50 Good Debate Topics For Primary And High Schools

Choosing a debate topic depends on the pressing issues in the society. When these issues can be discussed, it will help the students to be knowledgeable and aware of what is happening around them. It has been shown that when debates are encouraged in schools (primary, secondary, or high schools), it will improve students’ critical thinking skills, articulation, research skills, and quick thinking.

A debate is an organized argument where the participants discuss a subject from two opposing sides. Each topic has two sides. Those who agree with the idea are on the “Pro” side. However, those who disagree are on the “Con” side.

The primary purpose of a debate is to convince the audience that your viewpoint is right. Moreover, a panel of Judges or moderators decides the winner. The participants presented their points in a formal debate.

How to be a very good debater

  • Be audible in Speaking: Speaking loudly and clearly will help the moderators hear your compelling points and tell them how well-prepared you are for the debate.
  • Be Concise: Directly elucidate your point so you can properly convey your intentions. For example, if you’re explaining a vital point in your topic during a debate, offering clear, straightforward steps can help get your points across to the audience.
  • Maintain eye contact: This will help you focus without shying away. So you don’t always have to look at your teacher or somewhere in the distance. But instead, maintain eye contact with opponents.
  • Be Confident: Being confident in your communication can grow your credibility. It can also help you properly communicate your ideas. Consider expanding your vocabulary and pausing whenever you are unsure of what to say. This can help you remember your thoughts and speak clearly.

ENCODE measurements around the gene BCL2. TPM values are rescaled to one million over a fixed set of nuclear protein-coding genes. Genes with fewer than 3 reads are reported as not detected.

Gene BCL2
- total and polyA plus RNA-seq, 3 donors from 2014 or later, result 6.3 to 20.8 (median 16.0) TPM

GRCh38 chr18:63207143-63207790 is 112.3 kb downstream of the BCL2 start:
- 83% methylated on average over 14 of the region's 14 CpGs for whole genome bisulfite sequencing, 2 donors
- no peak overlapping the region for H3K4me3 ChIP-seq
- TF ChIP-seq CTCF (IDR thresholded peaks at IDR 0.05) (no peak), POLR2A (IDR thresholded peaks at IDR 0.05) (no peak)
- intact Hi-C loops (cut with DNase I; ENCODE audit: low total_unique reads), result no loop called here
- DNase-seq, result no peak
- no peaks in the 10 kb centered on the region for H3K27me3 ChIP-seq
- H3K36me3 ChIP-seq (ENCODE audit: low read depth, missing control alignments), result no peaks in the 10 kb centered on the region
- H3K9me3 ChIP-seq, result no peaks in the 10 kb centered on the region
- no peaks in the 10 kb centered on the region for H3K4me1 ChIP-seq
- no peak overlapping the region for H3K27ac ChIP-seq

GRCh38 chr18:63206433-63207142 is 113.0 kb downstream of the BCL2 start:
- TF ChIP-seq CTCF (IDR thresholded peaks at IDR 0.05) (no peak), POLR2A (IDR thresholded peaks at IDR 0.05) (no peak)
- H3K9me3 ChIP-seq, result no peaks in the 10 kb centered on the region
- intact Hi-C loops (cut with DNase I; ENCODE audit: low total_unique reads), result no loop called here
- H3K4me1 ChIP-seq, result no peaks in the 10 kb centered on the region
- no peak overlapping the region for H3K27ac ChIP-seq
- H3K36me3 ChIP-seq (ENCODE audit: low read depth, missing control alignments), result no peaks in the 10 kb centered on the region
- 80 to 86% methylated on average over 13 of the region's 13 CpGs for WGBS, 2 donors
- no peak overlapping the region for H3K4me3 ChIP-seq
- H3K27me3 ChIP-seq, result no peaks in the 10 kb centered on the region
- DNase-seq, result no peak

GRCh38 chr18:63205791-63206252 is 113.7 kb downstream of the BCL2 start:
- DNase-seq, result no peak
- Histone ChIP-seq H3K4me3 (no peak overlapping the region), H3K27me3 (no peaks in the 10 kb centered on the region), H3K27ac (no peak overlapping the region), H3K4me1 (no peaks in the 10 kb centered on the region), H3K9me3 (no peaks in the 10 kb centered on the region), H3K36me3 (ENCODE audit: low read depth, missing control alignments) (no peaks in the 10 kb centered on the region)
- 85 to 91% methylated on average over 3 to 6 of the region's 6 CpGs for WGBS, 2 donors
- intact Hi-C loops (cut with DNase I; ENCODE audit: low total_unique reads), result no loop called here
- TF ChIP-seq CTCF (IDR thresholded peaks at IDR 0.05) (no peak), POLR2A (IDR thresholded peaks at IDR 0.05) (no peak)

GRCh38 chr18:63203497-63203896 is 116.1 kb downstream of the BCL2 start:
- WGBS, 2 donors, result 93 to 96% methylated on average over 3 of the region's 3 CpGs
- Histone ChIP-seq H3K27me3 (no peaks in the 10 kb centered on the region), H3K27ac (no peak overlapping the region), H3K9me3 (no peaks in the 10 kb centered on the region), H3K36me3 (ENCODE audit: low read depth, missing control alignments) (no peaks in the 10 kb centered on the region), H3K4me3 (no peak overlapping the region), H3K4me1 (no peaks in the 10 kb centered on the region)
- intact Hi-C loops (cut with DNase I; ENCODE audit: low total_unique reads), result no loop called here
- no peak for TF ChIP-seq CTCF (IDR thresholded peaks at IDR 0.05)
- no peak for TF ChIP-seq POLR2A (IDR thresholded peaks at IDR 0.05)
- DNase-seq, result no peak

• Be Organized: Try to organize your speaking points so that the audience and mediator will understand your intended purpose of the interaction. You can communicate clearly and organized by staying on topic and creating a purposeful structure for your conversations and messages.
  • Be a good listener: During the debate, listen to your opponents when presenting their ideas, and write down their major arguments so you can oppose them on their key argument. This should only be done constructively and should be based on your ability.
  • Be polite: Avoid yelling at your opponent(s) and keep things calm.

Types By Format

  • Team Policy Debate
  • Cross-Examination Debate
  • Lincoln-Douglas Debate
  • Spontaneous Argumentation
  • Controversial debate
  • Persuasive Debate

Team Policy Debate: A policy debate is a two-on-two debate where an affirmative team proposes a plan, and the negative team argues why that plan should not be adopted.

Cross-Examination Debate: It is a time between speeches where opponents ask each other questions to clarify and better understand each other’s case (and, if all goes well, an important concession for you to win the debate).

Persuasive Debate Topics: The core aim of such topics is to persuade the listeners. Persuasive debate themes have to tackle a problem or subject that people are interested in, and it also has to be something you are individually interested and knowledgeable in.

Controversial Debate Topics: The primary feature of such topics is that they are always challenging for a student – controversial debate topics generally tackle vital and powerful themes and have lots of space for arguments. A good controversial theme arouses diverse views among the people and makes them come up with questions that can’t have one precise answer.

Argumentative Debate Topics: This covers some of the issues, problems, phenomena, or subjects that you can work on. When selecting such topics, you must be ready to do in-depth research and study materials and pick arguments from time-tested and unfailing sources to aid your ideas.

Read: Essay Competitions in Nigeria

Primary Schools

Kindly note that any of these debate topics can be used in Nigeria

Read: Causes and effects of examination malpractice

Bolarinwa Olajire

A tutor with a demonstrated history of working in the education industry. Skilled in analytical skills. Strong education professional with a M. SC focused in condensed matter. You can follow me on Twitter by clicking on the icon below to ask questions.

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